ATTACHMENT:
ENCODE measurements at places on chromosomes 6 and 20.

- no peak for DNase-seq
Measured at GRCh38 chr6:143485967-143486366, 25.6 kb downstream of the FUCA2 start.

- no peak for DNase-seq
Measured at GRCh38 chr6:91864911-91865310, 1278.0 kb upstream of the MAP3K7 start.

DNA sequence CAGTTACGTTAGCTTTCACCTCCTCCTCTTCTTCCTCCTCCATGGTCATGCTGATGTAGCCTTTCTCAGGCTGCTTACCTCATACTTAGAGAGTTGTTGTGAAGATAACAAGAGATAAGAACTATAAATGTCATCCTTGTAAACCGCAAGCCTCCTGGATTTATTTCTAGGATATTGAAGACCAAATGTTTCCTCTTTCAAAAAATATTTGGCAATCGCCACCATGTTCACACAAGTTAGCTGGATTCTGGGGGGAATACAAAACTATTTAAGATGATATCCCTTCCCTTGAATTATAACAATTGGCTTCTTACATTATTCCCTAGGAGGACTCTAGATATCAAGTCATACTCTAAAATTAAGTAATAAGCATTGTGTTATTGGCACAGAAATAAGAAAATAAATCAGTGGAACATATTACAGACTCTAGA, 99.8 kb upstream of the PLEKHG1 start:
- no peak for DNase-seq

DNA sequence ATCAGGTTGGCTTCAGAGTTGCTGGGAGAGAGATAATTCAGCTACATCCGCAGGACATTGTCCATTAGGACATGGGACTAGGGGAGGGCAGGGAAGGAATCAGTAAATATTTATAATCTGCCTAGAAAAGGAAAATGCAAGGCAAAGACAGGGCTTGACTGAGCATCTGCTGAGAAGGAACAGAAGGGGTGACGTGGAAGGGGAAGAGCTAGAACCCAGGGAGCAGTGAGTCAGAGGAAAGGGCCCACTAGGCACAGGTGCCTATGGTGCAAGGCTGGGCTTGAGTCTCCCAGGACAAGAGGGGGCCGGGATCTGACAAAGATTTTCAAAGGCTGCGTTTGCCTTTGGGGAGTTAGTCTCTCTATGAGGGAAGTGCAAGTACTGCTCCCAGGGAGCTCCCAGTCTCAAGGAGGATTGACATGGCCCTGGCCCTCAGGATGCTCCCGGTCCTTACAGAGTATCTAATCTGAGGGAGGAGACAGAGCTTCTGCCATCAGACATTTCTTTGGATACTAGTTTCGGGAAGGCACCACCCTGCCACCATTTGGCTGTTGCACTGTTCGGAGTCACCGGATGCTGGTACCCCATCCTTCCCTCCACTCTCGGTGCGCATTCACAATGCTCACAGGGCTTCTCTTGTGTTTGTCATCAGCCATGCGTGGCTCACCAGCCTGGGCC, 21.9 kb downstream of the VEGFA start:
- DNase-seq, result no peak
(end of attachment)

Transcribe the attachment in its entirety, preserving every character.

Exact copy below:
ENCODE measurements at places on chromosomes 6 and 20.

- no peak for DNase-seq
Measured at GRCh38 chr6:143485967-143486366, 25.6 kb downstream of the FUCA2 start.

- no peak for DNase-seq
Measured at GRCh38 chr6:91864911-91865310, 1278.0 kb upstream of the MAP3K7 start.

DNA sequence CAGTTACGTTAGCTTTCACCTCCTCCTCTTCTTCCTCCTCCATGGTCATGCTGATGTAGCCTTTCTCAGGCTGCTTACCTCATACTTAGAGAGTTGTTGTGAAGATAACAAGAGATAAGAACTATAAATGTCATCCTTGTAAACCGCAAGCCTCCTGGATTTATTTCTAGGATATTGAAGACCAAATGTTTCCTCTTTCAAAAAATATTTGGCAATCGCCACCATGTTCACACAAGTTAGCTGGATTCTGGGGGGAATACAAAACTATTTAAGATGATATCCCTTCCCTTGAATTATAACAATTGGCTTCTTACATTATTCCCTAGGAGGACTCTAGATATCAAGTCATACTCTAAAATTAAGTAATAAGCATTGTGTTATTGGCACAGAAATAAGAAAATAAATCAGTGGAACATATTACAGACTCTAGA, 99.8 kb upstream of the PLEKHG1 start:
- no peak for DNase-seq

DNA sequence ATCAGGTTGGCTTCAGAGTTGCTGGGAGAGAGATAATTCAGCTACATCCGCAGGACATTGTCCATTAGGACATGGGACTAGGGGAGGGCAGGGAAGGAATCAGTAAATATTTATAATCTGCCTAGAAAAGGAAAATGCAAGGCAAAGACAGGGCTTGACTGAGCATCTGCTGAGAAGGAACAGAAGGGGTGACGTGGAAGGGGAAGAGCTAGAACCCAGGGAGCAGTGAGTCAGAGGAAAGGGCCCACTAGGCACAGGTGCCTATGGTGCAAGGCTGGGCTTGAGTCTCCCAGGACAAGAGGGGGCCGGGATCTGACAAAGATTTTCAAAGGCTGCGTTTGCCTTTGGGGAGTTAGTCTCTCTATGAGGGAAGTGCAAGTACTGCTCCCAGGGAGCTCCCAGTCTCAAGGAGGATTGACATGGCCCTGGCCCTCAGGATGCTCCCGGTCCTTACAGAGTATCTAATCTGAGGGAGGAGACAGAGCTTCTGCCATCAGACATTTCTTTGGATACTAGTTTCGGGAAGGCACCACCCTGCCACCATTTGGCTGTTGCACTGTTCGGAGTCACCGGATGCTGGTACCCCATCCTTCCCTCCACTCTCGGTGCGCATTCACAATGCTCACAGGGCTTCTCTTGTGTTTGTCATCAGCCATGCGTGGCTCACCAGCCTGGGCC, 21.9 kb downstream of the VEGFA start:
- DNase-seq, result no peak